Mesa and Tempe city councils will vote today on whether to recognize a photo ID card issued to Mexican nationals — even though the state Legislature is looking at a bill that would ban the cards.
Matricula Consular cards are issued by the Mexican consul’s office to Mexican citizens who live abroad, often to those who hold green cards to work in the United States.
The Mexican government increased security on the cards after Sept. 11, 2001, and recently many banks, law enforcement agencies and city governments, including Phoenix and Tucson, are accepting the cards as a form of photo ID.
"All it does is to show that they are who they say they are and live where they say they live," said Tempe Councilman Ben Arredondo.
Scottsdale and Chandler officials also are looking into accepting the cards.
The IDs could allow Mesa and Tempe residents access to library cards, park facilities, permits and vendor licenses. The city police departments also would recognize the cards, though they would not substitute as driver’s licenses or proof of immigration status.
In these days of heightened security, the cards have become invaluable for Mexican nationals who may not have other forms of photo ID to prove they have an address in the United States, said Tyler T. Moran, policy analyst for the National Immigration Law Center, which supports the cards.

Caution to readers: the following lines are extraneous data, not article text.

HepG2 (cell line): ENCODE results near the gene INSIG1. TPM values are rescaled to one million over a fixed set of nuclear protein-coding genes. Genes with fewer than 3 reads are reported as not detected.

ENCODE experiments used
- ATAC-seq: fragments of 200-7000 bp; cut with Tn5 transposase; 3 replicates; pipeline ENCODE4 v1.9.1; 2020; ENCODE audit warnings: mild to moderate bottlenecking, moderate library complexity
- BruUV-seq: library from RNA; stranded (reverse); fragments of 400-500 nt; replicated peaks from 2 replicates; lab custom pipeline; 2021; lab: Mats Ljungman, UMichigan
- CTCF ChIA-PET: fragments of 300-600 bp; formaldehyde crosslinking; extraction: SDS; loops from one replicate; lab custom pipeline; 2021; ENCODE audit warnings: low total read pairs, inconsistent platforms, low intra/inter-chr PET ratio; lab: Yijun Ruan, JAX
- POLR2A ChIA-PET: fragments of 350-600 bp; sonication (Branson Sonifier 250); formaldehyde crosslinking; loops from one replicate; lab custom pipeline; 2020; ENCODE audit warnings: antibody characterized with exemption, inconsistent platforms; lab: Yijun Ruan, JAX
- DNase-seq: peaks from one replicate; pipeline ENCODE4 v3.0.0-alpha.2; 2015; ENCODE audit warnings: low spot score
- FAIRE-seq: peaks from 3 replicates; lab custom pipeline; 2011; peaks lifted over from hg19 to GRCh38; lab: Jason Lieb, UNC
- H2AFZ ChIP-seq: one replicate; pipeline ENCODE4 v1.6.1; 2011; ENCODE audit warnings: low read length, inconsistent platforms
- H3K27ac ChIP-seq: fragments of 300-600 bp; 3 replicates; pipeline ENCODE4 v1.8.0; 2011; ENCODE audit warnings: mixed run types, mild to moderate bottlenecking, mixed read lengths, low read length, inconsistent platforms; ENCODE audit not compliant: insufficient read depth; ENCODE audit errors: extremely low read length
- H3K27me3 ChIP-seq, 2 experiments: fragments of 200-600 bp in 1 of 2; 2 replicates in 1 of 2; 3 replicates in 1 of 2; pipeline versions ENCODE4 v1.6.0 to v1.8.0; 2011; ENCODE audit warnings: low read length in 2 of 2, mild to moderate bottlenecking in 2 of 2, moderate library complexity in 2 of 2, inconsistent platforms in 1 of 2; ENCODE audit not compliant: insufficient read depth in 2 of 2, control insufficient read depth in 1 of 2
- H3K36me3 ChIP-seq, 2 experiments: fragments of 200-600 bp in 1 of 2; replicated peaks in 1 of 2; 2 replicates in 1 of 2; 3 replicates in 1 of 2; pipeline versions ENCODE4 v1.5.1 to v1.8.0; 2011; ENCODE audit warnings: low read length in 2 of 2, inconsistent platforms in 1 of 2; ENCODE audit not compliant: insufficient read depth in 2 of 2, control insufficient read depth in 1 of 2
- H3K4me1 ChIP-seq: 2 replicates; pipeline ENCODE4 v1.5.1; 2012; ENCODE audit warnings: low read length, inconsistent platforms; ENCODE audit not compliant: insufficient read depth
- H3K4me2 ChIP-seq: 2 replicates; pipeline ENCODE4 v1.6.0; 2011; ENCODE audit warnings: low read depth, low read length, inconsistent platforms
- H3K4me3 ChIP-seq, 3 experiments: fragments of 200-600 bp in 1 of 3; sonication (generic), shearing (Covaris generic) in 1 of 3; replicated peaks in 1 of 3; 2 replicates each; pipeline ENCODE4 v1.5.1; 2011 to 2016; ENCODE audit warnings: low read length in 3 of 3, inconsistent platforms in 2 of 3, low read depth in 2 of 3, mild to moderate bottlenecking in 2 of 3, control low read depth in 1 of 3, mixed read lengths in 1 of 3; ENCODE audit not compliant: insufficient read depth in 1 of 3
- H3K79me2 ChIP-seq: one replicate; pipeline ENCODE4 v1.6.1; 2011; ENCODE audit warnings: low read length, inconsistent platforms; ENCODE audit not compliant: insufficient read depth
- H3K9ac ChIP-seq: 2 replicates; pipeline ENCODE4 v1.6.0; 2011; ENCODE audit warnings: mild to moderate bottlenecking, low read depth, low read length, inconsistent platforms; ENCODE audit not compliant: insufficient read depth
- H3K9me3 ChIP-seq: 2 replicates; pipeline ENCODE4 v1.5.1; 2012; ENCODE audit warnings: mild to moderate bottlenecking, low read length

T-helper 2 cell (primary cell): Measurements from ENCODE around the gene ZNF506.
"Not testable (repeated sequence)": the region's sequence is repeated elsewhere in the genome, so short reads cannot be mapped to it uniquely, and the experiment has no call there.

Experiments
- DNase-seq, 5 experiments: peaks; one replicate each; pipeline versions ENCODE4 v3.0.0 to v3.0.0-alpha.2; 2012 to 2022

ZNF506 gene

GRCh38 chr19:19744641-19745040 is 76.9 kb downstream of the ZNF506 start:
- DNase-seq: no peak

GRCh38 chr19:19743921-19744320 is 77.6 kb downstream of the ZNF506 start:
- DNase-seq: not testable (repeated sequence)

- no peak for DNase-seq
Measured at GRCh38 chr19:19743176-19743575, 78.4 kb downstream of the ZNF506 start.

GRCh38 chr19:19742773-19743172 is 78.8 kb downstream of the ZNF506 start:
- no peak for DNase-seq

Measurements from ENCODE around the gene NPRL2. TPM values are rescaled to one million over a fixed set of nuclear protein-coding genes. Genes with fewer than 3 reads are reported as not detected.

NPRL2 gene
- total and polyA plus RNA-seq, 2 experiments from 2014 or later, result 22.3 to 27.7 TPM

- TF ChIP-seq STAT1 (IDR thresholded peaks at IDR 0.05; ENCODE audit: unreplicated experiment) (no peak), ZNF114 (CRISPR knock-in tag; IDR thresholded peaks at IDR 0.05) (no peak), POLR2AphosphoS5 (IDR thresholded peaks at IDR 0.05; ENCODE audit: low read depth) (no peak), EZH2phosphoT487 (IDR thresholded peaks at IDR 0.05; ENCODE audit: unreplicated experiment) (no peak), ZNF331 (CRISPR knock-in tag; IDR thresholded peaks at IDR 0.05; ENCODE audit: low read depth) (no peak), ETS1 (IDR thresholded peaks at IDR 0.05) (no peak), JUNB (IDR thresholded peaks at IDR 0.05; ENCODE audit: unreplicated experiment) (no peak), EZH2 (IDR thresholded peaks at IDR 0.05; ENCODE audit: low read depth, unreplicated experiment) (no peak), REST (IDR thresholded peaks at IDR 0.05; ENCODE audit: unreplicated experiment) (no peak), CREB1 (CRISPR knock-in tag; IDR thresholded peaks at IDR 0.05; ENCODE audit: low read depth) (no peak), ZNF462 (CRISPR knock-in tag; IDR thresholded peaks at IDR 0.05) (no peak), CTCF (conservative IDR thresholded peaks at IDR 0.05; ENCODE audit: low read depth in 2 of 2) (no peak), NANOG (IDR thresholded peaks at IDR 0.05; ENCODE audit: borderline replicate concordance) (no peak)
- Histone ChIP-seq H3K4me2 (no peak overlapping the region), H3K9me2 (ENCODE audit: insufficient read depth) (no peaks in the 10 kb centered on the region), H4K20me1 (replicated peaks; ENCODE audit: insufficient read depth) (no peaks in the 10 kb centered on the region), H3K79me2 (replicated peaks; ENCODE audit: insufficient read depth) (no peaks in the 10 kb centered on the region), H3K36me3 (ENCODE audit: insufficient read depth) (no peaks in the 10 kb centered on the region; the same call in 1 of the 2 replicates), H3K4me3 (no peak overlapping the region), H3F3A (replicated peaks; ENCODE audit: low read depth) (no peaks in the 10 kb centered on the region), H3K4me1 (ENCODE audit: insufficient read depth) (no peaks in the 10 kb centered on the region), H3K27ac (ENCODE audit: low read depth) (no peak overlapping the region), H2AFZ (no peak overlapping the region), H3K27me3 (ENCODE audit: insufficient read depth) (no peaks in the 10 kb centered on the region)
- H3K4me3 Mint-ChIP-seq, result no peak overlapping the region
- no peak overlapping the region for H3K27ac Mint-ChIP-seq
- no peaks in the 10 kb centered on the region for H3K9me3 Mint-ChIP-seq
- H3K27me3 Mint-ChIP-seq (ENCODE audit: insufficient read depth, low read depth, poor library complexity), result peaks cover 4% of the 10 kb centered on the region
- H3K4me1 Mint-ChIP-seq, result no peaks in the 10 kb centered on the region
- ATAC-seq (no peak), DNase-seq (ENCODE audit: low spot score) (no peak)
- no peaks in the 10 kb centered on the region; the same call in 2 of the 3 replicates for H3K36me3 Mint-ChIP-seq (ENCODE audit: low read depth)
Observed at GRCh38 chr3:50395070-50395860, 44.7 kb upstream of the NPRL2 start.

"All of the sudden, it’s growing as a form of identification," she said.
But opponents worry that the cards may not be reliable and that they lend credibility to illegal immigrants who might obtain them.
A bill mandating that government agencies in Arizona accept only ID cards issued by the U.S. government or by states has cleared the Arizona House, and is awaiting deliberation in the state Senate.
"By accepting these cards, we are doing nothing to discourage illegal immigration," said Rep. Randy Graf, RGreen Valley, who sponsored the bill. "Why would we encourage the provision of these services to people who are in the country illegally? It’s sort of a back-door approach by Mexican officials in our country to circumvent our immigration laws."
Tempe council members said they believe they have the support to pass the resolution at their meeting tonight.
But at least one Mesa councilwoman, Janie Thom, said she will oppose the cards when the Mesa council examines the issue this morning.
"No sir, I’m sorry," Thom said.
"I don’t think we should be accepting Mexican ID cards. We don’t have any control over their issuance."
But many of the cardholders are here legally and deserve access to basic city services, proponents argue.
"Sometimes the issue is overshadowed by the philosophical question whether it is conferring legal status on individuals," Mesa Vice Mayor Dennis Kavanaugh said. "It doesn’t."
Tempe Councilman Dennis Cahill said he’s irked by the Legislature’s bill that would ban the cards, saying it is "grounded in xenophobia."